It is strange that Charles De Gaulle Airport in Paris now feels so familiar. I have been here five times. The plane was full of American tourists, excited about going to see the tower, the arch, and as much as their devalued dollars can get them to. For me, all I know is the airport.
I did get rest and relax for a few hours at a Paris hotel, after being evacuated from Chad to Gabon and then to here last February. You have no idea how good it felt to take a shower, rest in a bed, and eat some really good food. It’s not like we had spent months or even weeks in danger and discomfort. It was only a few days, but the exhaling relaxation that I felt when getting to Paris was huge.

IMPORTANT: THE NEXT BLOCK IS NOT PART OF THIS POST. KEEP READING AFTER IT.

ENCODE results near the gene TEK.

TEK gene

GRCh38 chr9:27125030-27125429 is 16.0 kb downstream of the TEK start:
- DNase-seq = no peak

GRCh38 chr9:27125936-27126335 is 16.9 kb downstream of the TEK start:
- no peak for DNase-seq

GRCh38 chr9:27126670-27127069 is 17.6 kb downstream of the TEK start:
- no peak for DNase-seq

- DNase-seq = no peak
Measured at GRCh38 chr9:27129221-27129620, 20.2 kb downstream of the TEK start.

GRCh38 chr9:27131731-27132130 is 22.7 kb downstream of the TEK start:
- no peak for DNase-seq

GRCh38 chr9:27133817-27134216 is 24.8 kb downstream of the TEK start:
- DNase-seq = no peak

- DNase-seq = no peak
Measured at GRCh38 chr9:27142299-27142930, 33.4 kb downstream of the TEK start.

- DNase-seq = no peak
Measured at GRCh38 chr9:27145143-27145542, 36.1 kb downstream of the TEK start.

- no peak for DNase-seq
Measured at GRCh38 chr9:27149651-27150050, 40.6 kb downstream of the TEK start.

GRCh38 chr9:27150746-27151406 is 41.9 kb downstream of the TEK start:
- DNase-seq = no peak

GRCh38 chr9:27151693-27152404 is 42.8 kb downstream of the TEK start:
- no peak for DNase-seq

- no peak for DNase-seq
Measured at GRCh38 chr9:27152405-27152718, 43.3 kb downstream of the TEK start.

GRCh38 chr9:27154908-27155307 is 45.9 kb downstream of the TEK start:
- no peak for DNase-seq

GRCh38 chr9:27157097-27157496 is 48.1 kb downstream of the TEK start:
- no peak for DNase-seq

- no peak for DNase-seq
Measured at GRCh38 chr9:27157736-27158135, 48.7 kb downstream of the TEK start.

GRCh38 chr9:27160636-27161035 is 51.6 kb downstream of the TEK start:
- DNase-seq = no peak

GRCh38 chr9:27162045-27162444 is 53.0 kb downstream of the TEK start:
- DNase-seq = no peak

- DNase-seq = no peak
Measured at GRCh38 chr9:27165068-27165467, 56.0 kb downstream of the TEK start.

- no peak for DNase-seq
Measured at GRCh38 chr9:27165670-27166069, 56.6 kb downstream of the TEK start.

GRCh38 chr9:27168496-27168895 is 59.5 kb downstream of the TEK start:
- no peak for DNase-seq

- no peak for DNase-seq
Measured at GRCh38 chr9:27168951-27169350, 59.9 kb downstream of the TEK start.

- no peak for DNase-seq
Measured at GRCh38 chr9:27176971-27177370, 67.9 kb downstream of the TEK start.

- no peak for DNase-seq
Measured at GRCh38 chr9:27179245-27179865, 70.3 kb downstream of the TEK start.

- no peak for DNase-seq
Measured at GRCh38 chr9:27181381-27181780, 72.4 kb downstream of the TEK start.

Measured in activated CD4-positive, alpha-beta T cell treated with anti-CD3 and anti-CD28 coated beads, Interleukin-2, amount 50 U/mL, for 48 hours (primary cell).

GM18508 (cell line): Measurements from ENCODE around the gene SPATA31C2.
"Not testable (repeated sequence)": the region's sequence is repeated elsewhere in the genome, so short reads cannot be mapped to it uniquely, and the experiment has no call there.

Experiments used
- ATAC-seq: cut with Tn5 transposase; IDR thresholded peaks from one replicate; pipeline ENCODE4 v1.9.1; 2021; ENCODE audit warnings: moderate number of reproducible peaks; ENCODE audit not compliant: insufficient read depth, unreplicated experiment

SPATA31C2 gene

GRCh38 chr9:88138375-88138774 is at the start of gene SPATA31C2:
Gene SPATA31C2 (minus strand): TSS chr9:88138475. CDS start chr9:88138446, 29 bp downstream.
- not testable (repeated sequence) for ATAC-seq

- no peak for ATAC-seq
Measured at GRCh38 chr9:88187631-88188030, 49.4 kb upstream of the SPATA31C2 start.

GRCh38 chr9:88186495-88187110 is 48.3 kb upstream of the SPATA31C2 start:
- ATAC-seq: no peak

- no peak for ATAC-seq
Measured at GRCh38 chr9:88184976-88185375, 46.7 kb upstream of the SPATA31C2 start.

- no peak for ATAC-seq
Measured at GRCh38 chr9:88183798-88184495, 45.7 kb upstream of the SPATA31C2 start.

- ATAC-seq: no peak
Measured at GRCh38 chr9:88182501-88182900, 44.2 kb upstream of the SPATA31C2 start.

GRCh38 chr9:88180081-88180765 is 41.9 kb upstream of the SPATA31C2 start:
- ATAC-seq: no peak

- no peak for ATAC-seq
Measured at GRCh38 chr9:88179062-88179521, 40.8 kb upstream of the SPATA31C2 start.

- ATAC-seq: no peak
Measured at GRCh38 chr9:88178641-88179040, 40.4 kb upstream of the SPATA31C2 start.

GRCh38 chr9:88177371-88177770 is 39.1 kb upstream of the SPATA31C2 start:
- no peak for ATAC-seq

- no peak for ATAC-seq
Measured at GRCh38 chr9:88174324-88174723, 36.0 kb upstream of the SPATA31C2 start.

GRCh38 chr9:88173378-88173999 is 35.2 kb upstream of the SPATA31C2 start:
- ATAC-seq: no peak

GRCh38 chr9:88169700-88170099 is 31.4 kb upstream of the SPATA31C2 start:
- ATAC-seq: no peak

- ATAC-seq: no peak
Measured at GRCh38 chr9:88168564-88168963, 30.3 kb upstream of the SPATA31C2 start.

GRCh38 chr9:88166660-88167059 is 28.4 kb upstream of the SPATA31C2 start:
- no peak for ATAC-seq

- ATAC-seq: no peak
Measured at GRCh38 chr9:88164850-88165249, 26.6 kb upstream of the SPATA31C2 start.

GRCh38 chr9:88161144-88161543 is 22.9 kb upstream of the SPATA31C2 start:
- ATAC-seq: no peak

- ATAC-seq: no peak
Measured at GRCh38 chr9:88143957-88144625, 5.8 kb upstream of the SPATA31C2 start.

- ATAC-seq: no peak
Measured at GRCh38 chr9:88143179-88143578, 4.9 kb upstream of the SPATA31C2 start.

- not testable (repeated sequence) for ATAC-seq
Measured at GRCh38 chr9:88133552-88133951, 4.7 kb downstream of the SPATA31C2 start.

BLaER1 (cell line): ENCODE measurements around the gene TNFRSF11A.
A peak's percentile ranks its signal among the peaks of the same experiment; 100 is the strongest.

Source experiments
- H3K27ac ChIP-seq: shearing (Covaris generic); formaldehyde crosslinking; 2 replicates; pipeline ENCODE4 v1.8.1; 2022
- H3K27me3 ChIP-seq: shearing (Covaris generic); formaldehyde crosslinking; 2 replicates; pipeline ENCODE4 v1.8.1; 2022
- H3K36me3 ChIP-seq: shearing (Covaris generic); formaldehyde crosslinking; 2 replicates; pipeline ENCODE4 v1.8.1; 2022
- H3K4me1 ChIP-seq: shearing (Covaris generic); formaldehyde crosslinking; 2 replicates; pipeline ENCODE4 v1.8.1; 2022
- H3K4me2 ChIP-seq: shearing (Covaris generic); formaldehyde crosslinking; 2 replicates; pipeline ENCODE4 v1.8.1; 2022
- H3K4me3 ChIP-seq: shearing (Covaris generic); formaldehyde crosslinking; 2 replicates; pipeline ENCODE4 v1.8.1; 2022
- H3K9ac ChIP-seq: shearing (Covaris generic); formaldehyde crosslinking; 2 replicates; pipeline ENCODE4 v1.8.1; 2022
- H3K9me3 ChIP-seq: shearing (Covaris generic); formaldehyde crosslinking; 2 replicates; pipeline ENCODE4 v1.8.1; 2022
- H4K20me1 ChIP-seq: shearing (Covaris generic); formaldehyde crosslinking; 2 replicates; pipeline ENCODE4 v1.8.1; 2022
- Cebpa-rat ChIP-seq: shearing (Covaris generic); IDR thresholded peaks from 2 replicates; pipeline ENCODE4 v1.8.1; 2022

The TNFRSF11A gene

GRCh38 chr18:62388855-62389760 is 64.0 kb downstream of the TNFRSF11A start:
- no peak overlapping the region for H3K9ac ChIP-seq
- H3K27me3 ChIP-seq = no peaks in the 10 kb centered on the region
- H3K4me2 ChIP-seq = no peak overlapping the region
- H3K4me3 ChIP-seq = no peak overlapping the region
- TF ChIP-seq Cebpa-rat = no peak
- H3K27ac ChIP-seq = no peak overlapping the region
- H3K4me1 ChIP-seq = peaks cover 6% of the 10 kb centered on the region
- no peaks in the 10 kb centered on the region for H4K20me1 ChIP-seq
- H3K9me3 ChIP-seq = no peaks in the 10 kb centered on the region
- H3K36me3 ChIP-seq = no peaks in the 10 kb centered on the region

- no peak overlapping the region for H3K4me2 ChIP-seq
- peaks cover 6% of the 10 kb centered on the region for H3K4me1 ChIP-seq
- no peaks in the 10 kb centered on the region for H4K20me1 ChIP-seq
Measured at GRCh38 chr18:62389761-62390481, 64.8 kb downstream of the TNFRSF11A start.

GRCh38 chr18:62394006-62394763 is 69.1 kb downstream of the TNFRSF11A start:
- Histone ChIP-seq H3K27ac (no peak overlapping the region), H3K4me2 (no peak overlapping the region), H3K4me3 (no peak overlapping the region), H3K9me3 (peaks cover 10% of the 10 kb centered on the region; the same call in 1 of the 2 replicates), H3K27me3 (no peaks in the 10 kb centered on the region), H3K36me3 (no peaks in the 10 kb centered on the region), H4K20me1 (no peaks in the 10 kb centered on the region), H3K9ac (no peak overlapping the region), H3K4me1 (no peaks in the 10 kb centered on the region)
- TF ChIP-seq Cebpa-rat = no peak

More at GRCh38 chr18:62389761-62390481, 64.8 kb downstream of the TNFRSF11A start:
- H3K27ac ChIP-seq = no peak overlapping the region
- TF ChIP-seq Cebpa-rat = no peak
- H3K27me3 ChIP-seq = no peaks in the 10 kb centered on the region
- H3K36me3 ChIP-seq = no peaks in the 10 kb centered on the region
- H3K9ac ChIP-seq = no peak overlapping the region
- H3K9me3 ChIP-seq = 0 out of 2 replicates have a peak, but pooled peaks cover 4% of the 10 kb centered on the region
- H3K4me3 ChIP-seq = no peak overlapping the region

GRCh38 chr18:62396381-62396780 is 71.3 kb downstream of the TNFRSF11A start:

This “returning” feels a little like the first time I went to Chad and the refugee camps. There’s unknowns, both about the country and about myself. The coup that hit the city in February destroyed buildings and lives. It got close to us, but we got out. I’m not sure how it’s going to feel being back at Le Meridien Hotel, where bullets were flying the last time we were there. The refugees out in the east have continued to experience so much instability and uncertainty. We will have to be flexible and ready to adapt to the situation on the ground, as we work through our “mission” of daily webcasts, journals, and connecting communities from one side of the world to the other.
For now, I’m comfortably sitting at this same Paris airport, where for the fifth time I’m drinking my last diet soda before flying out to Chad.